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Threading, Unfair Labor Practices, and Activism

Yes, like many of the ladies out there in blog-reading land we love (not the process, but the outcome) getting our eyebrows threaded and not waxed or plucked. I know for myself, I usually go to a small beauty shop where generally an immigrant South Asian woman has set-up shop by herself or has hired a few new arrivals to work with her. activism.jpgI personally like the environment of a small salon, versus the mega salon, but I knew before I passed judgment I had to check-out one of these mega-salons owned by South Asians. So, I walked into a massive ZIBA Salon one-day (one of their beauty magazines really caught my attention) looked at the price, felt the atmosphere and walked out. However, I got a good look at the threaders [not all were South Asian or female, but many were], their polished black uniforms, the people waiting in line to get their threading, and thought this is a pretty large business and they probably get paid pretty well and better than the workers in the small-salons. Low and behold I read about a recent protest against ZIBA Beauty Center by the women who work at their salons and SAN (South Asian Network).

The statement made in the announcement:

On January 15, 2008 fired workers from ZIBA Beauty Center and the community protested on Pioneer Blvd. in front of one of ZIBAs 11 stores. The protest came after several attempts to change the harsh contract which was being forced on its workers and after severe harassment by ZIBAs management. ZIBA is one of Los Angeless largest corporate beauty salons which specializes in mehndi (henna) and eyebrow threading and has been engaging in unfair labor practices against its workers. The new contract which workers were being manipulated and forced into signing, would have decreased workers commission percentage as well as moved them down the pay scale, despite the fact that ZIBA has increased the prices on its services, thus increasing its profit. ZIBA also has threatened its employees with lawsuits if they try to work for another employer and has refused to provide sick pay or any vacation pay to its employees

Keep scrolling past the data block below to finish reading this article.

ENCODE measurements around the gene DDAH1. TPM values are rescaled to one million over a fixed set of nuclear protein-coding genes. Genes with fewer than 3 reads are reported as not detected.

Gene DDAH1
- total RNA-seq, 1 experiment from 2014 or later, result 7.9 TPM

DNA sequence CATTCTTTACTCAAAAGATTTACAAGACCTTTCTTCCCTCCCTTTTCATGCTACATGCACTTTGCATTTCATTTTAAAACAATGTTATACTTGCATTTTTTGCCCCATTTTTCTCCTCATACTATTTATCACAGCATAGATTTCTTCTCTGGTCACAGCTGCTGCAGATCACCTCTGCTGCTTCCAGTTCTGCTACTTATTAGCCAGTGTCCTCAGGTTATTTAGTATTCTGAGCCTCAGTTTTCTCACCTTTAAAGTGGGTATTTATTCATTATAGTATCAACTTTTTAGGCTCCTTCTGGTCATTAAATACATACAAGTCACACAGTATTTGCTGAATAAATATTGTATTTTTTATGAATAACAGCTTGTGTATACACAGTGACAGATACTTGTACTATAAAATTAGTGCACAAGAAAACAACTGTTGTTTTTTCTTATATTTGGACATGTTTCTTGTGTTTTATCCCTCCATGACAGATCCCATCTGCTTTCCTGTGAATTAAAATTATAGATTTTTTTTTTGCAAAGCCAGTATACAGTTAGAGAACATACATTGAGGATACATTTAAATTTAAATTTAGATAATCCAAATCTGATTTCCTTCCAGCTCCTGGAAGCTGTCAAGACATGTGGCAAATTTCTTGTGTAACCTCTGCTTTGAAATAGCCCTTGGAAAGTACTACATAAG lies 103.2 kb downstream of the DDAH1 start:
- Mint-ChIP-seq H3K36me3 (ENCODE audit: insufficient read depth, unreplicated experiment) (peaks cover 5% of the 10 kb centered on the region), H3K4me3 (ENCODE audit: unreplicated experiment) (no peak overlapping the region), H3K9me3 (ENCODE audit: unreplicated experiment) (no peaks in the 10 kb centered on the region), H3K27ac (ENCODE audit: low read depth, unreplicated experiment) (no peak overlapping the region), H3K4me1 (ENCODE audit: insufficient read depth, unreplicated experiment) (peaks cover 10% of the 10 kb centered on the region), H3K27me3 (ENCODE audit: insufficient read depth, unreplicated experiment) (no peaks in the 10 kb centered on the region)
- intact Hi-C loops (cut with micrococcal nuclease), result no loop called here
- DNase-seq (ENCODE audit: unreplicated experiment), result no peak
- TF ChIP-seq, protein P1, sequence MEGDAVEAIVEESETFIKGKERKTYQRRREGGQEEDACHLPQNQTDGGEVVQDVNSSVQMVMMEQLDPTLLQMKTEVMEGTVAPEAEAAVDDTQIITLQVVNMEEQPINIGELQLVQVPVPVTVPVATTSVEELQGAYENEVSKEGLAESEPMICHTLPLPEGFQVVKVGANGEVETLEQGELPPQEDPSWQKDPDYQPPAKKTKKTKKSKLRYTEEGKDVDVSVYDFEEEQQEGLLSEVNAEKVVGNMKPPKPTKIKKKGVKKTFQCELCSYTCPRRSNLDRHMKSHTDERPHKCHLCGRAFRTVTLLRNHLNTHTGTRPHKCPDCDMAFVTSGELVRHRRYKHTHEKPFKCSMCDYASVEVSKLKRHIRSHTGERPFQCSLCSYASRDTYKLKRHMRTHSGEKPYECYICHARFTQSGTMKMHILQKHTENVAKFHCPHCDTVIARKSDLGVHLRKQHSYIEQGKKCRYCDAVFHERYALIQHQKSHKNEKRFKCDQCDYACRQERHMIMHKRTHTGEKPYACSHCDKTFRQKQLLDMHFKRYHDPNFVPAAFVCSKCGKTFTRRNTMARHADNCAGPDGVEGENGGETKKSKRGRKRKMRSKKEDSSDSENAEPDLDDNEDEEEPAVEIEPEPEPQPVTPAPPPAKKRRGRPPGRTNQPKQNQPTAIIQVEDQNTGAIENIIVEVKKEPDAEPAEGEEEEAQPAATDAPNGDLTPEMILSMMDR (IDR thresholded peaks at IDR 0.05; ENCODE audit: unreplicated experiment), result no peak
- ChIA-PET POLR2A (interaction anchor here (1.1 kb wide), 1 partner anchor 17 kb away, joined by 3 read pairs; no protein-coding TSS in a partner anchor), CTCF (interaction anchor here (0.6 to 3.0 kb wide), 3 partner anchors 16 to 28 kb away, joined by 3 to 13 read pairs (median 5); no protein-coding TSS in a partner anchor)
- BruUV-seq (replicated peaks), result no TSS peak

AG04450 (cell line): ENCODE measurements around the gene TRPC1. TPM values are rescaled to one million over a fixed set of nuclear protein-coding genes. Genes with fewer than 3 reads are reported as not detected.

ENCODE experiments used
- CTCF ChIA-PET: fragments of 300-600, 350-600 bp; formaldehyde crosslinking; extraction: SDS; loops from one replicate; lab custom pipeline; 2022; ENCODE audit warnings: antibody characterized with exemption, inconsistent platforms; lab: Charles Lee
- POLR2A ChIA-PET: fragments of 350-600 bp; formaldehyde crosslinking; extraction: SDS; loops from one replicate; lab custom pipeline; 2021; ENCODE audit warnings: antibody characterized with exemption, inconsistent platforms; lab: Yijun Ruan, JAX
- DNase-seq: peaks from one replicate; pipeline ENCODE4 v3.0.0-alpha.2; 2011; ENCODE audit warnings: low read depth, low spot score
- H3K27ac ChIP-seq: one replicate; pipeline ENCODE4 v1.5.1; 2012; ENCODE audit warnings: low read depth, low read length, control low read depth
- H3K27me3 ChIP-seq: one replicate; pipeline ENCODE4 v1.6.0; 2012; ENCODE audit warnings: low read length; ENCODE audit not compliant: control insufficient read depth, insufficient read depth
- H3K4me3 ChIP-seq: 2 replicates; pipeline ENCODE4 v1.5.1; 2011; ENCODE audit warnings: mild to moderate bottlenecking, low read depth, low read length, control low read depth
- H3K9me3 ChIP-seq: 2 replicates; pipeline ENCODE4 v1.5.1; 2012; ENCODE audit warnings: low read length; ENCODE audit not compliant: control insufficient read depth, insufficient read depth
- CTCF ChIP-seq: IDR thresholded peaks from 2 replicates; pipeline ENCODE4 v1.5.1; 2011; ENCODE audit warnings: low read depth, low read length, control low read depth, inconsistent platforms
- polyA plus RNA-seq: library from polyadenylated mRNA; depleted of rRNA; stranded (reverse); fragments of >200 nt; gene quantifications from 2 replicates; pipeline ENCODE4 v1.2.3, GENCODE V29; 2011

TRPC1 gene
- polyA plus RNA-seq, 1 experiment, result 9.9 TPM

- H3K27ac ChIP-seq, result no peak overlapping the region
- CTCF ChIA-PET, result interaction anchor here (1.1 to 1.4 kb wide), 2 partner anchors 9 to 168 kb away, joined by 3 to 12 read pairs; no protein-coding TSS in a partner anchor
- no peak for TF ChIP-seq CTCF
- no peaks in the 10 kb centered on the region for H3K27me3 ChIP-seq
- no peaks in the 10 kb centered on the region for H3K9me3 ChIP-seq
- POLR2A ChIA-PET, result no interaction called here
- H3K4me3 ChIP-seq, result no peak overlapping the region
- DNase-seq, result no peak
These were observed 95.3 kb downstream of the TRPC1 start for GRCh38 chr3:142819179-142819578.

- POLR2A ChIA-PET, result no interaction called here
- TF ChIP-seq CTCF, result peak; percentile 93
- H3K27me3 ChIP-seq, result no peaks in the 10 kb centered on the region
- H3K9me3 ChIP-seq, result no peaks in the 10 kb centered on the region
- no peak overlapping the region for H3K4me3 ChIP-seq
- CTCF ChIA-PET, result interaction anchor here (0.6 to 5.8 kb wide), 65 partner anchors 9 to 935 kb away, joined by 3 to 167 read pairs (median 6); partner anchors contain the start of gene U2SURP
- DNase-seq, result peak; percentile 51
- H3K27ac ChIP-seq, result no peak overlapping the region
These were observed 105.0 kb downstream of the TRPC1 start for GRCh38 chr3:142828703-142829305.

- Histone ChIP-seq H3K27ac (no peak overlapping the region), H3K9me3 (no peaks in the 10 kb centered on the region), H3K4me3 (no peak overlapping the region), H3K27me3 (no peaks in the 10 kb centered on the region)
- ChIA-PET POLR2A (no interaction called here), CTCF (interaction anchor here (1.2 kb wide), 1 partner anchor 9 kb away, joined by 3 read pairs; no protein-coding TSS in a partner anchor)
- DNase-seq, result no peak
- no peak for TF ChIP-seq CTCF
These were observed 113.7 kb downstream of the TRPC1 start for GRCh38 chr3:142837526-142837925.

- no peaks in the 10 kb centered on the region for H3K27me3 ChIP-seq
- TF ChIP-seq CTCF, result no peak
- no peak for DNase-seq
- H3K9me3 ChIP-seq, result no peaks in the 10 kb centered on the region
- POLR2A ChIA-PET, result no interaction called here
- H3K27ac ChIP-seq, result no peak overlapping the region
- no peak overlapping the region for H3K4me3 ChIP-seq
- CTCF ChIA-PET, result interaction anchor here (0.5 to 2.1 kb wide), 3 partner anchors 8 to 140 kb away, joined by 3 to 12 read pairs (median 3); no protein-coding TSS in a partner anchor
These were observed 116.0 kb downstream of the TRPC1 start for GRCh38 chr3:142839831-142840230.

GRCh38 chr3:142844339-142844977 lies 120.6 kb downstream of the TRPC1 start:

Pardes Hoya Pardes

A recent article carried by Asian News International claims that many Pardesi Punjabis are sending their children back to Punjab for education. Citing Christian evangelism in places such as Canada, a desire to imbibe Punjabi values and tradition, and learning the Punjabi language were all reasons why some parents have decided to send their children to school in Punjab.

stamp.jpgOne particular school in Gurusar Sudhar Village (Ludhiana), Jatindera Greenfield School, seems to be catering to the needs of these pardesi Punjabi students. Boasting of a Western style curriculum, students are said to engage with computers, crafts, and languages. A preliminary Google search of the school cited a tree plantation camp and a kindergarten clay-modeling contest.

In the past, I remember parents would often threaten to send their children to Punjab if they misbehaved. I can think of a number of children still in Punjab for this very reason. Still others pardesi Punjabis would send their children to Indias most prestigious school as America, Canada, UK, etc. provided them the means to gain access for their children. So my question, would you consider sending your kids to school in Punjab? Why or why not? Is this some misplaced romanticism or is this a real alternative? What would be the positives and what would be the drawbacks?

Towards a Queer ethos

Queer Sikhs are largely invisibilized in the greater Sikh community, although some are present within the U.S./Canada diaspora. Last month, the debate over the Sikh-perspective on GLBT unions bubbled up in Canada when a leader in the Vancouver community denounced homosexuality [link]: